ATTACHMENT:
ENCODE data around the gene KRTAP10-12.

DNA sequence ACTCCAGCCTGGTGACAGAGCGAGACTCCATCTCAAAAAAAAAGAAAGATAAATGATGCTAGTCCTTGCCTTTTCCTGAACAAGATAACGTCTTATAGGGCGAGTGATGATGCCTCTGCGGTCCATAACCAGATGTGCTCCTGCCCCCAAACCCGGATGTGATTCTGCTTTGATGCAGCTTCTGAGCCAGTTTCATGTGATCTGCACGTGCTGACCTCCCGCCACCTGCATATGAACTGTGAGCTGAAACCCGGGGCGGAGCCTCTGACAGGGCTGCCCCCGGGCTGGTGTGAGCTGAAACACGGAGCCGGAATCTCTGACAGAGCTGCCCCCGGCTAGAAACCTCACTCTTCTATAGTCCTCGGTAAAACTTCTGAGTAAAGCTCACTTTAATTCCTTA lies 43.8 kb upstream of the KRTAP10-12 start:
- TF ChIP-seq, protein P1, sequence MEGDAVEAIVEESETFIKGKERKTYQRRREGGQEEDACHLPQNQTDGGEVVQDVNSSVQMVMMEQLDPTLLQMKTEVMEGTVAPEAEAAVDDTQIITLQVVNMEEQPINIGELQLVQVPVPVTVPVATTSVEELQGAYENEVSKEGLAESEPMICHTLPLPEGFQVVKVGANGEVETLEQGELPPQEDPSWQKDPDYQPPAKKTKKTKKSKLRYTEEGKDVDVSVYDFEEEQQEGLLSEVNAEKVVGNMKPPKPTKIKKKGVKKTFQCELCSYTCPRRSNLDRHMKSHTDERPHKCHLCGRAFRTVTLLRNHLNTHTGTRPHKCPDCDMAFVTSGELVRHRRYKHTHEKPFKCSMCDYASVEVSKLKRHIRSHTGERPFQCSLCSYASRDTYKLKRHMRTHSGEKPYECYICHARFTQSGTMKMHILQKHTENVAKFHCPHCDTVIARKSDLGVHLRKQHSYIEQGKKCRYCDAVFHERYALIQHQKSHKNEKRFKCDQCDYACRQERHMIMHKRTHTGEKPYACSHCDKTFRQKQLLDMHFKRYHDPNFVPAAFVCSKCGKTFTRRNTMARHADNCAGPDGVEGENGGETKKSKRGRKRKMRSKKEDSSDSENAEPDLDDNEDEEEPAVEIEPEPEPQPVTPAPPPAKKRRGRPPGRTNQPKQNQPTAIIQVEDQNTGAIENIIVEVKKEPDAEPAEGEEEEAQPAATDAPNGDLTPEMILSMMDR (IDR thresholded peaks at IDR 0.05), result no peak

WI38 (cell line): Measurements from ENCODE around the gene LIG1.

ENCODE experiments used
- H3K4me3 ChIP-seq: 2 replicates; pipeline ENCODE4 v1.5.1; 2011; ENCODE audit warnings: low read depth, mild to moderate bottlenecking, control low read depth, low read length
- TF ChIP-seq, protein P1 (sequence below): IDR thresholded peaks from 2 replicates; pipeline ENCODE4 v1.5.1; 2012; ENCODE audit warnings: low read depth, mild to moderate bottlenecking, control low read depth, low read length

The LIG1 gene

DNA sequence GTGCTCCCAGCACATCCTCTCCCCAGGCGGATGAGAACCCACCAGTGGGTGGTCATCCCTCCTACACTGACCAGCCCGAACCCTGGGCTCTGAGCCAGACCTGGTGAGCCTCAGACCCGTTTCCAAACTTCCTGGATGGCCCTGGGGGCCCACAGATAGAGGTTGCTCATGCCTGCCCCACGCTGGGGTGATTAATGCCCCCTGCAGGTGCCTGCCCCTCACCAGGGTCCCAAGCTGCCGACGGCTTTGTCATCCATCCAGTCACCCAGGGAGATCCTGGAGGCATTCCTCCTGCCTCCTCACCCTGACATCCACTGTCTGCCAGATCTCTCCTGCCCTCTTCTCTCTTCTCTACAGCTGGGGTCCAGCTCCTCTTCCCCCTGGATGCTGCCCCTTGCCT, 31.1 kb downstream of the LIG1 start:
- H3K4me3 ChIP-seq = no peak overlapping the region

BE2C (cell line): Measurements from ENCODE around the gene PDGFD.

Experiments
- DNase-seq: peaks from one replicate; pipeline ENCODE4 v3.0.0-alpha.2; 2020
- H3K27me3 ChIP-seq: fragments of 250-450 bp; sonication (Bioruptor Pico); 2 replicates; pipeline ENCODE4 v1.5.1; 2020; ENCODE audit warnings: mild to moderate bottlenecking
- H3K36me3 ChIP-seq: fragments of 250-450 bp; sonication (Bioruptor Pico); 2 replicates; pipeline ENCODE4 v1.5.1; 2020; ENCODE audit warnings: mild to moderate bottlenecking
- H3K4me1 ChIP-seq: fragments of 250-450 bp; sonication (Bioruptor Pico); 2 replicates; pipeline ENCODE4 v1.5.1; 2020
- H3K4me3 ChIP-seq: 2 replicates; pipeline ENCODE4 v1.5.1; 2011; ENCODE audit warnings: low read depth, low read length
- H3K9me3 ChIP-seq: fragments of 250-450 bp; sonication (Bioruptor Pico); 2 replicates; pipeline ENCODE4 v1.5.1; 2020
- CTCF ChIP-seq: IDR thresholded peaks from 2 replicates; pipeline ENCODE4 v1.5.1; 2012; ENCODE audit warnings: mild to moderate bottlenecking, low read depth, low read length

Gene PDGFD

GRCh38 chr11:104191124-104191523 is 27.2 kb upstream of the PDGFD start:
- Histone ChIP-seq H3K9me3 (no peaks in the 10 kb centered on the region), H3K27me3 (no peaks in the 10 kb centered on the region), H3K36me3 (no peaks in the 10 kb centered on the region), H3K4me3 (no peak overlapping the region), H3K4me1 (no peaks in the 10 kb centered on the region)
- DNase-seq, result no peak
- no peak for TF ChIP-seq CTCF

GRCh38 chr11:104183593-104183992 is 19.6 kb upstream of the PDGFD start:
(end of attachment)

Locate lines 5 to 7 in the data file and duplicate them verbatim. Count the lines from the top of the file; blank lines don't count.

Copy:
ENCODE experiments used
- H3K4me3 ChIP-seq: 2 replicates; pipeline ENCODE4 v1.5.1; 2011; ENCODE audit warnings: low read depth, mild to moderate bottlenecking, control low read depth, low read length
- TF ChIP-seq, protein P1 (sequence below): IDR thresholded peaks from 2 replicates; pipeline ENCODE4 v1.5.1; 2012; ENCODE audit warnings: low read depth, mild to moderate bottlenecking, control low read depth, low read length